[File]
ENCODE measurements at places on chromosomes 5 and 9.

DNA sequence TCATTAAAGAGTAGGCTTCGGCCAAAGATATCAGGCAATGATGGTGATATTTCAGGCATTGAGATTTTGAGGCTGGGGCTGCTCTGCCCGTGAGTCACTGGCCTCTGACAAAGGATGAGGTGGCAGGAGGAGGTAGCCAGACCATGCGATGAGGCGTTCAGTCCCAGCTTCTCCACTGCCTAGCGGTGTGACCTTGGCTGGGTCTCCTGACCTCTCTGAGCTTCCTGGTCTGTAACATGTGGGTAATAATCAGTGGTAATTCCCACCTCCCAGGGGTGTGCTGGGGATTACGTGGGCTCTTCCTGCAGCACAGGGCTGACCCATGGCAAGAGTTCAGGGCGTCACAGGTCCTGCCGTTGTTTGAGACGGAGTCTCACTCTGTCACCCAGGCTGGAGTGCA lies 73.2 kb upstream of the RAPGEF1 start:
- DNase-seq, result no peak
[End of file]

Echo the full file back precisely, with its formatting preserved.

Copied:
ENCODE measurements at places on chromosomes 5 and 9.

DNA sequence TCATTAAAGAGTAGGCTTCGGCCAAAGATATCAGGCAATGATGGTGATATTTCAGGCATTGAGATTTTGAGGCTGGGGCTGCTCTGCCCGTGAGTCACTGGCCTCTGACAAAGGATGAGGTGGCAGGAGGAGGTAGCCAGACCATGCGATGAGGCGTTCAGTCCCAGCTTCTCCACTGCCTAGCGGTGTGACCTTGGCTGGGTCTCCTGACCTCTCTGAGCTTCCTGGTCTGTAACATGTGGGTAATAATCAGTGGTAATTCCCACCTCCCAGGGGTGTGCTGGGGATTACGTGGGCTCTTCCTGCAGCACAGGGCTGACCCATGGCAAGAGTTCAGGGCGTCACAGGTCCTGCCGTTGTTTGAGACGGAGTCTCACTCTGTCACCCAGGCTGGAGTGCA lies 73.2 kb upstream of the RAPGEF1 start:
- DNase-seq, result no peak